But most graduates of public school science programs will not go on to be scientists, and their relationship with science as an academic discipline will likely be short-lived. The four or five years that student will spend officially studying science in school will define the way they regard science for the rest of their lives. That's why it's important for science curricula to present science in a way that will make clear the importance and usefulness of science in everyone's life. As the quotations from teachers included in Grobstein's paper attest, even those involved in the educational system feel that science education failed them:

"Science came from a textbook with very little experimentation or discovery because all of the answers were written on paper, you just needed to read and understand them."

"In primary school [science] was indistinguishable from the morass of general information we learned from uninspiring textbooks and well-meaning, but insipid teachers. Middle school was worse: sterile classrooms in which science was lectured at us..."

To make science more approachable, engaging and useful to students is another goal not well-served by the traditional standard of teaching science through memorization and testing of factual knowledge. Instead, we should seek to create science curricula that engage students by relating to their individual interests and goals and the world in which they live and spend less time worrying about "right" answers and more time encouraging exploration and thinking, whether or not "right" answers are ever found. Relying less on textbooks and lectures, and more on articles and documentaries connecting science with current events, experimentation with interactive models and in labs, and even self-directed research connecting concepts learned in textbooks with areas of individual interest, could make the science classroom less an environment of boredom, confusion, or fear, and more an environment for questioning, critical thinking, and first-hand discovery.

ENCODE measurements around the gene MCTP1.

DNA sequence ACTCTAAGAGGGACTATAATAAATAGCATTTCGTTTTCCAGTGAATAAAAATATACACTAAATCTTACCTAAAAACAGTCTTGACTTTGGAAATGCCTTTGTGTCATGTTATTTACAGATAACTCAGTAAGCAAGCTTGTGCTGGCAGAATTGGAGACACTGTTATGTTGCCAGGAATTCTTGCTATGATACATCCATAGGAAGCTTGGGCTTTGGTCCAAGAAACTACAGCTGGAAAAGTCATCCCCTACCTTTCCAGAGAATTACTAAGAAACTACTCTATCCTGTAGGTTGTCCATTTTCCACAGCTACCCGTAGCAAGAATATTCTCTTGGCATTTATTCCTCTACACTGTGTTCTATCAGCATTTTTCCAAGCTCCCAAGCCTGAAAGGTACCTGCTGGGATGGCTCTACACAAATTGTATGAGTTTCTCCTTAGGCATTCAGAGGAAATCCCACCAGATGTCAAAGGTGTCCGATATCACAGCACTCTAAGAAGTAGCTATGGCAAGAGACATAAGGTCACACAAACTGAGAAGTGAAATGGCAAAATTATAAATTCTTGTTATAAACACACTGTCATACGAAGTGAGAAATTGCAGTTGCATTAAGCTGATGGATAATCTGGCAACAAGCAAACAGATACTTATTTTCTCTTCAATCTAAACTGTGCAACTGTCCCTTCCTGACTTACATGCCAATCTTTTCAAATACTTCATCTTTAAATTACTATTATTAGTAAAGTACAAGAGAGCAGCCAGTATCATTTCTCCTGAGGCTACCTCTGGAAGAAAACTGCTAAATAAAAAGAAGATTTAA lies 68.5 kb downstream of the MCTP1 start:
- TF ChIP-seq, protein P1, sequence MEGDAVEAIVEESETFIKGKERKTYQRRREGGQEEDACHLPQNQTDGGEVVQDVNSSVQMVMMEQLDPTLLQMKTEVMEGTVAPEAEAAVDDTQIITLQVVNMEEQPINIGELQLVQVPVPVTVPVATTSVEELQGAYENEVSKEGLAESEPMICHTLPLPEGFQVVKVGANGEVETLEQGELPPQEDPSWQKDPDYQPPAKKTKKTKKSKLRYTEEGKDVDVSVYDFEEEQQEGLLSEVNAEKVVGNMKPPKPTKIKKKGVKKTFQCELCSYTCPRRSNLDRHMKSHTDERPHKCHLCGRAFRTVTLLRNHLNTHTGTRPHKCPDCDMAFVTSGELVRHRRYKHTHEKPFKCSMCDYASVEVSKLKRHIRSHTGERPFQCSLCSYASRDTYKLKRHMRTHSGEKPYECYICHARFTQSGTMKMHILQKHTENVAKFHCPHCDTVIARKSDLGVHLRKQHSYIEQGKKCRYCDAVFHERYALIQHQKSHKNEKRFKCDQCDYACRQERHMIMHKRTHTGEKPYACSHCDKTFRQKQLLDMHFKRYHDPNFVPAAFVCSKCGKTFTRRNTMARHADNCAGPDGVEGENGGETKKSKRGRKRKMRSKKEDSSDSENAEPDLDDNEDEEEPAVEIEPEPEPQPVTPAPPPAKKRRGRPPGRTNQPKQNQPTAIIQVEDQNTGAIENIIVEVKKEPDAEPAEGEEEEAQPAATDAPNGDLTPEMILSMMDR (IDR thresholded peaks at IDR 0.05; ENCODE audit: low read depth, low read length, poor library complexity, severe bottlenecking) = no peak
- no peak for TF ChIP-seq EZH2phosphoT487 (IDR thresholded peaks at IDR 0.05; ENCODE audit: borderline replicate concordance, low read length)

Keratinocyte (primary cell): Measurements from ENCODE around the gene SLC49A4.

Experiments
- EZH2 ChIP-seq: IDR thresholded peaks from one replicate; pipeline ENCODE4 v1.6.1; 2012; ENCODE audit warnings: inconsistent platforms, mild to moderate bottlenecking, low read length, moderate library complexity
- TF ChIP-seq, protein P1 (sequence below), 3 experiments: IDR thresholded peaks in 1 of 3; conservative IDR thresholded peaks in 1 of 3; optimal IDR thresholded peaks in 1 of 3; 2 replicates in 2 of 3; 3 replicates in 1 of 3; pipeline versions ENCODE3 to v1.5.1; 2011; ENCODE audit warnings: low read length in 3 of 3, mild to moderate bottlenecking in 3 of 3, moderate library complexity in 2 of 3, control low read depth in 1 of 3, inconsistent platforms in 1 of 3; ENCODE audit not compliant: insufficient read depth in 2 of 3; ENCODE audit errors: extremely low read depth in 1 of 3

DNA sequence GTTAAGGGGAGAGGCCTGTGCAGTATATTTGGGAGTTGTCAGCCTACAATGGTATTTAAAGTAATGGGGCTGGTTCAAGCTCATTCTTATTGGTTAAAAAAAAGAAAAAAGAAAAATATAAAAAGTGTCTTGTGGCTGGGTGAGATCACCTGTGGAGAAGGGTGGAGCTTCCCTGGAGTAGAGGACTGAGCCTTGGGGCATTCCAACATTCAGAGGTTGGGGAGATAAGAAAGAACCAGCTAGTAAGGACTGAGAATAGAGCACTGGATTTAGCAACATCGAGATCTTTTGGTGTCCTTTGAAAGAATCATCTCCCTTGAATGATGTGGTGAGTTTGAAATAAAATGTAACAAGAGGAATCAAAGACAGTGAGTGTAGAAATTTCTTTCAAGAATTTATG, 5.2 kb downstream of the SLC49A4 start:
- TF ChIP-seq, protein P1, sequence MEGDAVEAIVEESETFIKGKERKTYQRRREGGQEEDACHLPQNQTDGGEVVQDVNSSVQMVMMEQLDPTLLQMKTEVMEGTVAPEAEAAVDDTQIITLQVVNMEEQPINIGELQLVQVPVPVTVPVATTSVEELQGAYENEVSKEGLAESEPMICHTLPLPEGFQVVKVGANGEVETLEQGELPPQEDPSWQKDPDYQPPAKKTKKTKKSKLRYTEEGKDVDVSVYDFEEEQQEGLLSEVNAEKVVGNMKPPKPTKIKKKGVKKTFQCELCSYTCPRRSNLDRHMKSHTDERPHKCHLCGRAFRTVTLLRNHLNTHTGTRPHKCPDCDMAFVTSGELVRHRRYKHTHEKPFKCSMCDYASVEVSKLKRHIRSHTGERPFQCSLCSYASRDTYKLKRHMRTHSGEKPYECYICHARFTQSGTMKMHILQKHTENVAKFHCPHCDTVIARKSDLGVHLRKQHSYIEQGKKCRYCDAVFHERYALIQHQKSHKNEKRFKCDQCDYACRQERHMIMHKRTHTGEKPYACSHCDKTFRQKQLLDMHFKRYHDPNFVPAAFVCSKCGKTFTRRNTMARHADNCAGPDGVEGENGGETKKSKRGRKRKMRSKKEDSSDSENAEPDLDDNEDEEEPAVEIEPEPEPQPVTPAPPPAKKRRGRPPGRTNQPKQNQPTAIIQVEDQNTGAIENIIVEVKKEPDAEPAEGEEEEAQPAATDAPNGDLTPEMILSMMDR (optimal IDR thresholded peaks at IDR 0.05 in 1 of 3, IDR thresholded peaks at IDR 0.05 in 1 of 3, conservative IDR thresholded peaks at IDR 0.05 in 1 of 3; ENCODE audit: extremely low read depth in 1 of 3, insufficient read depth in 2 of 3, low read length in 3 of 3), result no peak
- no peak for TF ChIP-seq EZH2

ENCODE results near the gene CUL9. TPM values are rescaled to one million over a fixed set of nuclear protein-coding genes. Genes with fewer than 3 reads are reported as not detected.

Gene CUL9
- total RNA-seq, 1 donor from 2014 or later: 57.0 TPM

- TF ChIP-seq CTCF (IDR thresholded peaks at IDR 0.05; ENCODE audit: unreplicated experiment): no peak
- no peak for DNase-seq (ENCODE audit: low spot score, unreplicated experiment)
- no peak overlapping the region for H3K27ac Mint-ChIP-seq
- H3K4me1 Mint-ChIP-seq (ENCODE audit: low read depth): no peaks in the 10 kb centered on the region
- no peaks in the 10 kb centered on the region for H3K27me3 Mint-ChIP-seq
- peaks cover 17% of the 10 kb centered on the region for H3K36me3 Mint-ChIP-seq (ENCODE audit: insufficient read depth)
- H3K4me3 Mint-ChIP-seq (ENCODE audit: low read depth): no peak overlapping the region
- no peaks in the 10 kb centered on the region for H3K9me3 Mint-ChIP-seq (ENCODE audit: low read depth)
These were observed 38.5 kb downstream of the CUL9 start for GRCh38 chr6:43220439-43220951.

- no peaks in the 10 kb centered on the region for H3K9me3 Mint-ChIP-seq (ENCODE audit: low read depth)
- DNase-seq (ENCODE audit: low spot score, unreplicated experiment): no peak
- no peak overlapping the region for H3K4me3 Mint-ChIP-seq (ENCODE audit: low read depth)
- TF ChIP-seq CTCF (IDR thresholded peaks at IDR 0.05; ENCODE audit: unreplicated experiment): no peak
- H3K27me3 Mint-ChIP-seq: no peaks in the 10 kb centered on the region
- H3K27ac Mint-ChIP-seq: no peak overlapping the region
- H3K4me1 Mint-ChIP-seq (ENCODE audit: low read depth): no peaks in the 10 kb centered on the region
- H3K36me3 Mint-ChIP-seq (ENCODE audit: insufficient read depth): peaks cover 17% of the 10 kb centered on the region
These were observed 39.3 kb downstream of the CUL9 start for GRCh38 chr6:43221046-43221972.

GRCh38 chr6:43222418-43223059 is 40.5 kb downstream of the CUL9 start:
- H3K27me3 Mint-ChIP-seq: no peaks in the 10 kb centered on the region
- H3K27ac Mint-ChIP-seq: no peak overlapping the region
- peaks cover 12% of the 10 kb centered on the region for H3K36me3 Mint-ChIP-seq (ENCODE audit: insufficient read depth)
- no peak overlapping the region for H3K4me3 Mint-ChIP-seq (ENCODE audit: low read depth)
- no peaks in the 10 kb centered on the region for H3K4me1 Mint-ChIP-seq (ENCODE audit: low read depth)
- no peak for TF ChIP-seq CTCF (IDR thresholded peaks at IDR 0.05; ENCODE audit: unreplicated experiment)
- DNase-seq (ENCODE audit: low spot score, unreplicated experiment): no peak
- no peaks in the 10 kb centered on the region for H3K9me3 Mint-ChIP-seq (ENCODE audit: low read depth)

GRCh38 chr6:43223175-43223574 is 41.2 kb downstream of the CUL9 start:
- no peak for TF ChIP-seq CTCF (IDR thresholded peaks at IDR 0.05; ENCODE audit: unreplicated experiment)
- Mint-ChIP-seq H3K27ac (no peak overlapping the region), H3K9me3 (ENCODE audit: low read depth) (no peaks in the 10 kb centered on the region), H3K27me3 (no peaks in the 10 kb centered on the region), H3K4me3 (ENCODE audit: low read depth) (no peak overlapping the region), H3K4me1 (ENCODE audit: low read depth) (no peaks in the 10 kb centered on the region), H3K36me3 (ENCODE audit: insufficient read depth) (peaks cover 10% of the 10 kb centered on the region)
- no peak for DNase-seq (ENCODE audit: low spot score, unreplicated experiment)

Every person on this planet has the capacity to be a scientist, in one way or another. By unnaturally dichotomizing science and the rest of culture, too many people are being robbed of the opportunity to take part in a constructive, fulfilling, and important activity, while science is weakened by such a widespread lack of interest and understanding. It's time for the scientific community to acknowledge the problem and to challenge itself to work toward a new role for science in culture, in the interest of the field and in the interest of all human intellectual progress.

Grobstein, Paul. Revisiting Science in Culture: Science as Story Telling and Story Revising, Journal of Research Practice, Volume 1, Issue 1, Article M1, 2005